A note on spoilers: Please be aware that while I work diligently to avoid extensive spoilers in my recaps, these entries will discuss each episode's plot and may include key details from the show's first season as well as the books on which both seasons are based.
With its final episode of the season, Outlander gives us perhaps its most astonishing adventure yet. Named for the book upon which the second season has been based, Dragonfly in Amber managed to somehow set the bar even higher for one of the best dramas on television and one of the most thoughtfully crafted adaptations to ever come along. Performances from cast and crew are as sweeping and majestic as Bear McCreary’s haunting score and Philip John’s direction once again brings Outlander’s story to the viewers with an exquisitely detailed flourish. The result is a finale that serves as the perfect closing chapter to a phenomenal season.
While the majority of the season has taken us through the 18th century, the final episode guides us across time, taking viewers from the battlefield at Culloden to the foggy atmosphere of Scotland in 1968 where a grown Roger Wakefield meets widowed Claire and her daughter Brianna at the late Reverend Wakefield’s home. Wonderfully adapted by series writers Tonia Graphia and Matthew B. Roberts, the episode reveals characters and scenes that appear in the first chapter of the book. Although that meant fans had to wait all season to officially meet beloved characters Roger and Brianna, the resulting revelation proved to be well worth the wait. This change in the sequence of events works especially well in the adaptation as it keeps key plot details away from audiences experiencing the story for the first time and allows the actors to make reveal these details in their own beautifully choreographed way. Ghosts from the past, ghosts from the future, and all in between touch on Claire’s life in 1968 Scotland as she returns for the first time in twenty years to the place where her life-changing journey began and heartbreakingly ended; or so she believes. While Richard Rankin and Sophie Skelton join the cast as Roger and Brianna, a Scot and American, respectively, about to have their entire worlds rocked by impossible truths, Lotte Verbeek makes a terrific return to the series for the first time since season one, as the story of Geillis Duncan and Dougal MacKenzie finally comes full circle. These additions to the cast all help to make the grandeur of the story fully realized through exceptional performances of heart-breaking sincerity.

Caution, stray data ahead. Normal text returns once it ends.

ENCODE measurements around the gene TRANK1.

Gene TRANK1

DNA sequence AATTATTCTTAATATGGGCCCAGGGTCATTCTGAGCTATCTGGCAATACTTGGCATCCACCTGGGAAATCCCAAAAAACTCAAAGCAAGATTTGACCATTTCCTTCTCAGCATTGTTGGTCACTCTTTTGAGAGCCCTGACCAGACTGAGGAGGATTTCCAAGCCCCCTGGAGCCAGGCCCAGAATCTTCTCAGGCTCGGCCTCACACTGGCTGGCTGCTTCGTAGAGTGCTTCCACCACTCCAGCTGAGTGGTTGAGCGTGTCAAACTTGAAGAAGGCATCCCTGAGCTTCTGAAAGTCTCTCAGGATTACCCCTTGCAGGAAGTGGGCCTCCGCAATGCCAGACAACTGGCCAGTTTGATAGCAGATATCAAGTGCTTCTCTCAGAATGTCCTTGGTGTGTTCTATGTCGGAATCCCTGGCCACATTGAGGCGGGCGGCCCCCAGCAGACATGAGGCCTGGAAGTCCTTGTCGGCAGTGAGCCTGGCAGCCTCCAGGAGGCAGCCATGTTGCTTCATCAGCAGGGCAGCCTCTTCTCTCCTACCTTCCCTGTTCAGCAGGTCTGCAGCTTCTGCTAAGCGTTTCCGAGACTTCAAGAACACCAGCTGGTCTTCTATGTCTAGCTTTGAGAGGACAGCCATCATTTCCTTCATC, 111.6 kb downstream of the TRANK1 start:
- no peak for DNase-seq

In an extended ninety-minute episode audiences are treated to a fully detailed chapter in Outlander’s broader story. Despite the actual battle of Culloden taking place off-screen, we find ourselves with an entirely immersive experience into how Claire and Jamie prepare to face the bleak reality of history, including a desperate final plot that results in an explosive confrontation between Jamie and Dougal. Unquestionably one of the major pillars of the show’s success, Graham McTavish is once again unmatched in his ability to blur the line between right and wrong as he becomes, in a sense, a villain to Jamie and Claire even as he acts from the center of his moral awareness. Missing from the finale is the other great chameleon of the show, Tobias Menzies in his dual roles as Frank and Jonathan Randall. While Frank’s story has presumably ended with his death in Boston, his goodness of heart is kept alive in Brianna’s remembrances.
It wouldn’t be an Outlander finale – or, indeed, an Outlander episode at all – without the unforgettable performances from the show’s two leads, and in Claire and Jamie’s plight the stars certainly deliver. Although it’s difficult for Caitriona Balfe to top her soul-crushing performance in this season’s Faith, and likewise for Sam Heughan to outdo the traumatic events of last season’s Wentworth Prison storyline, the two are ever up for the challenge to once again immortalize all that millions of fans worldwide love about Diana Gabaldon’s remarkable characters. From first glances to final breaths and the shattering echo of a goodbye, Outlander’s Dragonfly in Amber radiates the unique life and strong heart of a story for the ages.